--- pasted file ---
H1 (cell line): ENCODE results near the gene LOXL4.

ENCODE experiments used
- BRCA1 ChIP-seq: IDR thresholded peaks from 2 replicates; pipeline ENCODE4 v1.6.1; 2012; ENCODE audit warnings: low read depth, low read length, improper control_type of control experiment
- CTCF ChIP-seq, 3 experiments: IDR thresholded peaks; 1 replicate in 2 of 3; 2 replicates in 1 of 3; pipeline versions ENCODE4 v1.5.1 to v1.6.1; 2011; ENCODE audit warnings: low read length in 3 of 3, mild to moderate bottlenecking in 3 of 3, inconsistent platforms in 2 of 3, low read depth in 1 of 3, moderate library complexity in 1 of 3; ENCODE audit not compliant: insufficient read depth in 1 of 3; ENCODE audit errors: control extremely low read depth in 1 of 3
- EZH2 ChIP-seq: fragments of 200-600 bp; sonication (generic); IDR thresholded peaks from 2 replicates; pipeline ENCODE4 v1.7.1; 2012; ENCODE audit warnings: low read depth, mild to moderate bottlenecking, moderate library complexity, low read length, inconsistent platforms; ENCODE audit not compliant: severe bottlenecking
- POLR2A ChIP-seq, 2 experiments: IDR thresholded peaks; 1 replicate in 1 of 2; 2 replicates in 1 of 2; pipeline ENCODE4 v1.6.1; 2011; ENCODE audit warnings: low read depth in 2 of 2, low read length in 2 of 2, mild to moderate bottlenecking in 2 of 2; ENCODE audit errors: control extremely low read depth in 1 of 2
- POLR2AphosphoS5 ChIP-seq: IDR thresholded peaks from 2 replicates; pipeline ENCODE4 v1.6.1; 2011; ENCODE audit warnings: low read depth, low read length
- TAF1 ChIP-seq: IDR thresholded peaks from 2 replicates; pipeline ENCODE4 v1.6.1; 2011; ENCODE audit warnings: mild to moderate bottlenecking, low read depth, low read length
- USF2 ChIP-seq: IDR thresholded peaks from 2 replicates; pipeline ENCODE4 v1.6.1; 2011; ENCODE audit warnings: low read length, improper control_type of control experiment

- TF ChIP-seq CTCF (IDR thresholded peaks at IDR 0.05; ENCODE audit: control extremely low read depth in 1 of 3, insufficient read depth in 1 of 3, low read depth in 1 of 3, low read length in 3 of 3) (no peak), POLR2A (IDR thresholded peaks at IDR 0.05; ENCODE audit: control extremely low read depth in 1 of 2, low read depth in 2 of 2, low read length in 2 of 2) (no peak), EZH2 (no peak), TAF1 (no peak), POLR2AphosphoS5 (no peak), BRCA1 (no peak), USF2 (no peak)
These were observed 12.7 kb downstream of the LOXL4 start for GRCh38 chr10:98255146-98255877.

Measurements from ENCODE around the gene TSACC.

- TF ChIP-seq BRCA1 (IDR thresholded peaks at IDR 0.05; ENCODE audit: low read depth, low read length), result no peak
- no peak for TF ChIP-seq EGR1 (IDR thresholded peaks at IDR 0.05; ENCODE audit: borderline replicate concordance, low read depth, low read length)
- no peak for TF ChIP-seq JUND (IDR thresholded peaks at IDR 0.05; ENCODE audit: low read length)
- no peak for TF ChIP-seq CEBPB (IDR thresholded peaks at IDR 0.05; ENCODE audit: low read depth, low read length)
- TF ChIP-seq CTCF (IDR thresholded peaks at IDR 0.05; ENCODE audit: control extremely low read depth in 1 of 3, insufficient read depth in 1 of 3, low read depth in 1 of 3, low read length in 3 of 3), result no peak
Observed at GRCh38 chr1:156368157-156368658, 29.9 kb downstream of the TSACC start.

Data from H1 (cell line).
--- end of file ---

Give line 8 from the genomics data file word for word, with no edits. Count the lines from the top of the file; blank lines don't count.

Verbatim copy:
- TAF1 ChIP-seq: IDR thresholded peaks from 2 replicates; pipeline ENCODE4 v1.6.1; 2011; ENCODE audit warnings: mild to moderate bottlenecking, low read depth, low read length